Your friend is a vice president at the company you work for. It is a nonprofit organization that raises funds to help children and families impacted by mental illness. Your friend is also a single mom with two children. You come to find out that she is embezzling funds from the organization that you both work at. What would Kant argue that you ought to do? What would Mill argue that you ought to do?

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Kant and Mill would take very different approaches to this ethical problem. Kant would argue that a "categorical imperative" or universal law prohibits stealing. This law is rational and applies to everyone without exception. He would argue that the friend of the embezzler has a moral obligation to expose the...

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Kant and Mill would take very different approaches to this ethical problem. Kant would argue that a "categorical imperative" or universal law prohibits stealing. This law is rational and applies to everyone without exception. He would argue that the friend of the embezzler has a moral obligation to expose the embezzler without worrying about the consequences. The friend should not consider what it might do to this embezzling single mother and her children to lose her job and perhaps face jail time. The case is cut and dried, according to Kant: the embezzler is breaking a moral law as well as a judicial law and must face the consequences.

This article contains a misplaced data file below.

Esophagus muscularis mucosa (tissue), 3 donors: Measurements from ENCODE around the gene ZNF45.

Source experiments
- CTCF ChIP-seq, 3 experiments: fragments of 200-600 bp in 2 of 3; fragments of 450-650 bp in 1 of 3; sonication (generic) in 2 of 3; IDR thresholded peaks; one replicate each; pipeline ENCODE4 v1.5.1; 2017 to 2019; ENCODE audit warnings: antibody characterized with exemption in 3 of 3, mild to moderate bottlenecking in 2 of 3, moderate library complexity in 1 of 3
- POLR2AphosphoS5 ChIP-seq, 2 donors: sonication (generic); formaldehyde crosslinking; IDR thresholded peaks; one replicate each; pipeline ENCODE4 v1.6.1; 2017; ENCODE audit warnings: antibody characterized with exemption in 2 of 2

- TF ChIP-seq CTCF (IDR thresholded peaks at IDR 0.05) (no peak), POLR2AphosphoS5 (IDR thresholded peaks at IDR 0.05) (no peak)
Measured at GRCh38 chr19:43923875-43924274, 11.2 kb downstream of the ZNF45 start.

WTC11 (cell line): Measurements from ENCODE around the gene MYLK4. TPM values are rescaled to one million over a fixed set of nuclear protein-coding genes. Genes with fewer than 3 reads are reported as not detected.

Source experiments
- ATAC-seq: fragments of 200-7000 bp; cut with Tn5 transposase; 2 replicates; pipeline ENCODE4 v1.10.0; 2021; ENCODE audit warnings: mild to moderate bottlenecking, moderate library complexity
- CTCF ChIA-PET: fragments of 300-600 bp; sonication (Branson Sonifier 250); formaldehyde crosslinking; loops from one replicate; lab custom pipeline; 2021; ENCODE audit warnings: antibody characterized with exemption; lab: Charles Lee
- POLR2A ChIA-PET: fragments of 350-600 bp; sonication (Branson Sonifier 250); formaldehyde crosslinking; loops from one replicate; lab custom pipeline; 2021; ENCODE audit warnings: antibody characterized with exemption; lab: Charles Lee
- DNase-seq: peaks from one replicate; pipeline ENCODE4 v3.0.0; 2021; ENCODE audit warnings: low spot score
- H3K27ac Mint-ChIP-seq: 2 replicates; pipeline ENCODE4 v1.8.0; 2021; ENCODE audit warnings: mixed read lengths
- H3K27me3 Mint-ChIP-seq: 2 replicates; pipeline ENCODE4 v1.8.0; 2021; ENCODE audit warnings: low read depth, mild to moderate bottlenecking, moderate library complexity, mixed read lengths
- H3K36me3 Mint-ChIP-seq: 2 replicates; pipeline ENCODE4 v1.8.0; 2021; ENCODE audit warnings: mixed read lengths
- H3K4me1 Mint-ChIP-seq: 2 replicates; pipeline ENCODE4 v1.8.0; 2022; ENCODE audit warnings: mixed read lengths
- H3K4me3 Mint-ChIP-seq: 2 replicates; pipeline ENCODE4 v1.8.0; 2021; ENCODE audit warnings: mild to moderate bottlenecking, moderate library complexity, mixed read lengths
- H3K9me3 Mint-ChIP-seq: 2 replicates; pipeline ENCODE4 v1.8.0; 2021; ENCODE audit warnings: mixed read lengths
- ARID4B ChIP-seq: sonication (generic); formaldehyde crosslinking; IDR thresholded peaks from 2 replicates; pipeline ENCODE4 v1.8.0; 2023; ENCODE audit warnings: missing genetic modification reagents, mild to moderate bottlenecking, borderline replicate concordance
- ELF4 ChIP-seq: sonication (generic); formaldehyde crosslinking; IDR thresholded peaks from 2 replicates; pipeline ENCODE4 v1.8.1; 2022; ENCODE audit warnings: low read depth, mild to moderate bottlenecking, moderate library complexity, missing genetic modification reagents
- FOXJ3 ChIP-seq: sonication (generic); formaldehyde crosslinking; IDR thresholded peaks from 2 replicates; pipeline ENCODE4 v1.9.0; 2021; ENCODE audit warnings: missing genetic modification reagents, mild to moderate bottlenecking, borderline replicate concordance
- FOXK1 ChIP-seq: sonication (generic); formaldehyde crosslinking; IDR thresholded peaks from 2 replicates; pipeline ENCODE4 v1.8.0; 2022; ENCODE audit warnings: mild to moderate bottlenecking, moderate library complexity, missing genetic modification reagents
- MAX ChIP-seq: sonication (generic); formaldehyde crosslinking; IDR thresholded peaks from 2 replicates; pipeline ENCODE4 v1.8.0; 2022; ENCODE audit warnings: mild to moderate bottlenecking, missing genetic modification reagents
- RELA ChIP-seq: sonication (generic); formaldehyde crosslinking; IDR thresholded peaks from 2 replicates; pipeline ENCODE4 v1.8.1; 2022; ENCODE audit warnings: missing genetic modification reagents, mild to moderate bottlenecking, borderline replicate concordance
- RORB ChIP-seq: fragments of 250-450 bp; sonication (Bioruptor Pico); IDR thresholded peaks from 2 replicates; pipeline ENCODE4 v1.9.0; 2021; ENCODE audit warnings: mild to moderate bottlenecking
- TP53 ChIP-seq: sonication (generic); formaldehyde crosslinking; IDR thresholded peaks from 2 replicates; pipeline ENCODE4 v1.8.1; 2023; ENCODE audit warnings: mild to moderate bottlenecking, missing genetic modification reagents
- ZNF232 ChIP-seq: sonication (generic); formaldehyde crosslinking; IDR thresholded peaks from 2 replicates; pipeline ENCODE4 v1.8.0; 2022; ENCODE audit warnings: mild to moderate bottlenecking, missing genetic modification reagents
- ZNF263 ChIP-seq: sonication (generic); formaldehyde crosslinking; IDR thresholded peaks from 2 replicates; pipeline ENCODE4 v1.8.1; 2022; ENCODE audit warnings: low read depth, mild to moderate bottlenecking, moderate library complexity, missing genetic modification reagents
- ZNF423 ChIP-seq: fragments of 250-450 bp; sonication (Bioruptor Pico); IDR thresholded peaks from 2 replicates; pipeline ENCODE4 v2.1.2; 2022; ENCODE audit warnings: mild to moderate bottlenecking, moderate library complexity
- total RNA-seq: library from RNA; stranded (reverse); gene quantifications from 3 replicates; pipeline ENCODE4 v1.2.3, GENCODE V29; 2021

Mill, a utilitarian, argues from a different set of ethical premises. For him, the goal of society and moral law is to maximize happiness. He wrote in his book Utilitarianism that

actions are right in proportion as they tend to promote happiness, wrong as they tend to produce the reverse of happiness.

This creates a more difficult ethical situation for the friend to unravel. She must, according to Mill, determine what produces greater happiness: continuing to allow the friend to embezzle or turning her in. In this case, she would have to determine how much her friend is embezzling and then do the moral calculus to decide if her friend benefits more from having the money than do the people she is depriving of the money.

For example, if she is not taking much, and it is keeping her and her children from a dire situation, such as homelessness or paying for a child's medical care, it might be morally best to look the other way. On the other hand, if she is taking a lot of money and spending it on designer clothes and luxuries while depriving others in need of necessities, her friend would be morally obligated to expose her.

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